Getting through to the Stroger 9
Monday, November 26, 2007
"[T]oday we are brought together by a shared goal -- and for me, a solemn oath -- to reshape our county government, and to have the courage and resolve to make bold changes. ... We will transform this government into a more modern, more efficient operation."
-- Cook County Board President Todd Stroger's inaugural address, Dec. 4, 2006
When Todd Stroger dreams about raising nearly $900 million a year in new revenues for his maddeningly wasteful government, two facts have to make him happy:
First, this is the holiday season, when local governments often get away with unpopular outrages because some citizens are too busy to protest loudly.
Second, Stroger knows that -- unless pressure from voters changes one or two minds -- soon -- he probably can pass big tax increases. Nine of the 17 County Board members have told the Tribune in recent weeks that they think Stroger's government needs more revenue from taxes.
These Stroger 9 aren't yet in perfect lock step. Roberto Maldonado, for example, opposes Stroger's proposed 2-percentage-point sales tax increase. Maldonado instead wants five other taxes initiated or raised. But Stroger's people are lobbying the board members relentlessly. They may yet tailor their grabby tax schemes, or promise juicy favors, to seduce Maldonado and Earlean Collins, a commissioner who is notoriously wishy-washy in tax debates.
So, as debate intensifies on a budget for the fiscal year that starts Saturday, the lineups:
Eight board members think, correctly, that Cook County already collects enough in taxes. They're upset that Stroger broke that "solemn oath." Just as he broke his oath to have a summit of civic and business leaders streamline his government. Just as he's breaking his oath to cut the county payroll to 22,000 employees: Stroger's budget books would add 1,130 jobs.
The eight board members who don't want to reward Todd Stroger with more tax dollars for his year of living obliviously: Democrats Forrest Claypool, Michael Quigley and Larry Suffredin, and Republicans Elizabeth Doody Gorman, Gregg Goslin, Tony Peraica, Tim Schneider and Peter Silvestri. Good for them.
The nine Democrats inclined to give Stroger more tax dollars surely would welcome guidance from the citizens who pay their salaries.
Here's who they are and how to reach them:
* William Beavers, South Side and south suburbs: 312-603-2067 and 773-731-1515, wbeavers @cookcountygov.com. In his response to a 2006 Tribune editorial board questionnaire that asked about cost reductions versus tax increases, Beavers wrote in part: "As chairman of the [Chicago] City Council Committee on Budget and Government Operations, I have a record of supporting budgets that address revenue shortfalls through the reduction of costs in government. I will continue to advocate for such budgets if elected as a county commissioner. ... We need to continue to make progress in employee head count through greater efficiencies."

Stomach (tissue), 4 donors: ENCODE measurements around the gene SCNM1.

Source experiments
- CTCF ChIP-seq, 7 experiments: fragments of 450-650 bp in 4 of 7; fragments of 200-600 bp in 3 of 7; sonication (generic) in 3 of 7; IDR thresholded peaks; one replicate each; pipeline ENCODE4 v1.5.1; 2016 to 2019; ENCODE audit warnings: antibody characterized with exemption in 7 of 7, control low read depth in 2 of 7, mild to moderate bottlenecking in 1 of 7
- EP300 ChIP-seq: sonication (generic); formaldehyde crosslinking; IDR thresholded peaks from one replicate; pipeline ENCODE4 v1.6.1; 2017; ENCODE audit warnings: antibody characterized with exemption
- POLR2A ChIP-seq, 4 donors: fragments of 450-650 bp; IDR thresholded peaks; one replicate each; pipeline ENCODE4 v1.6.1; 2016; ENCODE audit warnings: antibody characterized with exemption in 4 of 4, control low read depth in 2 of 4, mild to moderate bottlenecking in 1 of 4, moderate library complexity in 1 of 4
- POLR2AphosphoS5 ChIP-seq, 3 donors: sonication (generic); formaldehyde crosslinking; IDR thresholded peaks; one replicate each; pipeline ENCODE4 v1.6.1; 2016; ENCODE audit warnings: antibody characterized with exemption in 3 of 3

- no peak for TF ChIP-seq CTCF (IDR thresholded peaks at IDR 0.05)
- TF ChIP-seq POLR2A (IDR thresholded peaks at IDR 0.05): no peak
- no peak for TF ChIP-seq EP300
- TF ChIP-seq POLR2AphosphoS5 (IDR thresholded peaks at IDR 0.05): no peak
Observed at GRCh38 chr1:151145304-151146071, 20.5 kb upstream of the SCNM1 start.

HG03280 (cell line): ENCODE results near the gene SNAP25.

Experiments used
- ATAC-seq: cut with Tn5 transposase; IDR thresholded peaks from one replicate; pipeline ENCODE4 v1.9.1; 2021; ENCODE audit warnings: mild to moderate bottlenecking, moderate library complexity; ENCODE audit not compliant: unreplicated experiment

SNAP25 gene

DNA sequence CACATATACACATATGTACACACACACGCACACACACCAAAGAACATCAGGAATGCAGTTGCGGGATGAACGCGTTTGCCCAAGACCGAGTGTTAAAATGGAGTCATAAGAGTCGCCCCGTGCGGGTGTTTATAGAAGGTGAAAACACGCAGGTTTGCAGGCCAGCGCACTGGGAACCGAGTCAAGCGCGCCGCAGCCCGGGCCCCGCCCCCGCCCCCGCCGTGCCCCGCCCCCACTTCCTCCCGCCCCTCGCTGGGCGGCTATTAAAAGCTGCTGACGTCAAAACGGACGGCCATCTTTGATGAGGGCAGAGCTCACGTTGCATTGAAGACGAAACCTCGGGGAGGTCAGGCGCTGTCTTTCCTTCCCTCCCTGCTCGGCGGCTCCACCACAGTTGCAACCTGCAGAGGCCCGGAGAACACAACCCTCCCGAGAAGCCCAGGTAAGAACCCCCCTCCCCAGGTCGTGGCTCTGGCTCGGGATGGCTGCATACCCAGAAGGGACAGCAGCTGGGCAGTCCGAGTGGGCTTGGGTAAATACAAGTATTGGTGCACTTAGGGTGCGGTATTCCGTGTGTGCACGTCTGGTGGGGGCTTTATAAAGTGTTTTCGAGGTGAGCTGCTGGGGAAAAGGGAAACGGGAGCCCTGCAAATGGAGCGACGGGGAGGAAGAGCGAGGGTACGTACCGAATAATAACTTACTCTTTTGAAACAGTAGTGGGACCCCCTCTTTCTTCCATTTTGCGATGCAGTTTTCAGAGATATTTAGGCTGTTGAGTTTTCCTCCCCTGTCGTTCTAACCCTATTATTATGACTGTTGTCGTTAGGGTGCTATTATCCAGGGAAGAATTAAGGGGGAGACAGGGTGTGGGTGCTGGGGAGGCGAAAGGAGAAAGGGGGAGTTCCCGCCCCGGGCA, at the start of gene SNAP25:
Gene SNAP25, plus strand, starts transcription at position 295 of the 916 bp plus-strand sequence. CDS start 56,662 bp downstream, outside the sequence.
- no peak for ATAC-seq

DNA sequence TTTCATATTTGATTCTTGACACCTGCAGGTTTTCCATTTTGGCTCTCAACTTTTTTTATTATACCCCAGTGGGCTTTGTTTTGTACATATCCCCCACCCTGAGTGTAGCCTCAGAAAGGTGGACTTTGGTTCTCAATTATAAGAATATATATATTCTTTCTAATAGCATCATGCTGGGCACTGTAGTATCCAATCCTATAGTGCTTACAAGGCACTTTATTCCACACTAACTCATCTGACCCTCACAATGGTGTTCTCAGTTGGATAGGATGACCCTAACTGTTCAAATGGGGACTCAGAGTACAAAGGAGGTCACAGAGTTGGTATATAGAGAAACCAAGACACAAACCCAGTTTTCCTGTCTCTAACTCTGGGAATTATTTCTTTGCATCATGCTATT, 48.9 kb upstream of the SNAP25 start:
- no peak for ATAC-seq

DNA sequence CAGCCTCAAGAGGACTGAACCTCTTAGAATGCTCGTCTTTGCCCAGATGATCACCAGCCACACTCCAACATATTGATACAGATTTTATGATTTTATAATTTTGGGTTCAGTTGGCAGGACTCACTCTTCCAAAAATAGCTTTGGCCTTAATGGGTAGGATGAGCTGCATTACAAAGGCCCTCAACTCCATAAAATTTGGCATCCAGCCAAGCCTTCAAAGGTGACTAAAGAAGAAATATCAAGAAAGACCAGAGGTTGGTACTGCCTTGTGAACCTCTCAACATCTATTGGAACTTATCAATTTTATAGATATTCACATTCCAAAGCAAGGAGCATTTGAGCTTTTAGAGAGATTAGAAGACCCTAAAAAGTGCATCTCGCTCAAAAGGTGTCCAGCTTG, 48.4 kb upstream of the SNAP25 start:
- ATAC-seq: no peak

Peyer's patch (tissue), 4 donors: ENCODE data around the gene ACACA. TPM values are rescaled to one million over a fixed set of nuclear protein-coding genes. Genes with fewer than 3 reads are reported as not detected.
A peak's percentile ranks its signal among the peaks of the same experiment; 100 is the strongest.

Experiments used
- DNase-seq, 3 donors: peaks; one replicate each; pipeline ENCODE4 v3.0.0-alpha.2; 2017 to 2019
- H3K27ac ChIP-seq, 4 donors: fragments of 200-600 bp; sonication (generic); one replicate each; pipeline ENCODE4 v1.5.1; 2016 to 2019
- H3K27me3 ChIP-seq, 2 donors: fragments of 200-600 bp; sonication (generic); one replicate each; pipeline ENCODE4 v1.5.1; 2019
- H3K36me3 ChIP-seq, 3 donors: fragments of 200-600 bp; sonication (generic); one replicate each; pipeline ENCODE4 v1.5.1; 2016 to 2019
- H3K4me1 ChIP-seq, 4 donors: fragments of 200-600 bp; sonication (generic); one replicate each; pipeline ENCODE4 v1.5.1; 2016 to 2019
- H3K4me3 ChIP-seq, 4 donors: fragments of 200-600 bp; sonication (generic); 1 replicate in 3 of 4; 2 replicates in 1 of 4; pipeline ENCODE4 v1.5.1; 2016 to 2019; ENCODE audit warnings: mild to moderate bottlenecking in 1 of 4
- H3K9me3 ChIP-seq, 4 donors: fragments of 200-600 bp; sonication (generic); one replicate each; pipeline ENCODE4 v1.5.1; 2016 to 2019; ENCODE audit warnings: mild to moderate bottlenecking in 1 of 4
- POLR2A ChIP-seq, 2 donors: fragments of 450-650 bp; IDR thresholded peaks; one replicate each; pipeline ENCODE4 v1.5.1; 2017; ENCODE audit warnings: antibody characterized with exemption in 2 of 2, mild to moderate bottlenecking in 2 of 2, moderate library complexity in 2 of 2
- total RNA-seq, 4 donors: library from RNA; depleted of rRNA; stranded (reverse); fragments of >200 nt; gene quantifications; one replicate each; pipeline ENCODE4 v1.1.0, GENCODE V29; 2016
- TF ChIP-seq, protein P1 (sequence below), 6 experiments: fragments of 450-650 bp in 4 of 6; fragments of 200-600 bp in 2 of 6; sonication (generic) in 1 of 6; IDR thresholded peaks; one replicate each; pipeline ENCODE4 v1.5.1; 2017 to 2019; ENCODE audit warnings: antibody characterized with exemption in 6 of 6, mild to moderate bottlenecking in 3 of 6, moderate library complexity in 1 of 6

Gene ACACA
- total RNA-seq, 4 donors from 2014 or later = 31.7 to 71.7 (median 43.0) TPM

* Jerry "Iceman" Butler, Near South Side, south suburbs: 312-603-6391, jbutler@cook countygov.com. Butler in his written response: "We are constantly looking for ways to reduce payroll. ..."
* Earlean Collins, West Side, west suburbs: 312-603-4566 and 773-626-2184, email@example.com. She may be the deciding vote on whether to raise county taxes.
* John Daley, South and Southwest Sides, southwest suburbs: 312-603-4400, jdaley@ cookcountygov.com. Last year Daley said in his response to the Tribune: "Taxes should be raised only as a last resort and not before savings measures are implemented through consolidation and efficiency gains. ..."
* Roberto Maldonado, North and Northwest Sides: 312-603-6386 and 773-395-0143, firstname.lastname@example.org. Like Collins, he could be the deciding vote on tax increases.
* Joseph Mario Moreno, Southwest Side, Cicero: 312-603-5443 and 773-927-7154, jmoreno@ cookcountygov.com.
* Joan Patricia Murphy, south suburbs: 312-603-4216 and 708-389-2125, jmurphy@cook countygov.com. The essence of Murphy's response in 2006: "I do not favor decreasing the workforce if it limits the services the County provides. ... I do not favor raising taxes. ..."
* Deborah Sims, South Side, south suburbs: 312-603-6381 and 708-371-4251, dsims@cook countygov.com.
* Robert Steele, Near North, Near West and Near South Sides: 312-603-3019 and 773-722-0140, email@example.com.
And of course there's Stroger, who said when he proposed his budget that he wasn't hearing from citizens upset by his plans to raise taxes:
* Todd Stroger's telephone numbers are 312-603-6400 and 312-603-5500. His e-mail addresses are firstname.lastname@example.org and officeof email@example.com.
Call one, call them all.
If the Stroger 9 do vote for taxation instead of cutting bureaucracy, Stroger then will be free to add whatever he wishes -- in higher operating costs, capital improvements, and new beneficiaries of his Friends and Family Hiring Plan.
If he falls short of nine votes, Stroger can slice the new growth from his budget -- and use 2008 to do what he promised to do but didn't in 2007: deliver the County Board and state legislation necessary to consolidate, streamline and downsize his money-mad government.
This much is sure: Unless taxpayers get through to the Stroger 9, Stroger can stop paying even lip service to solemn oaths of reform.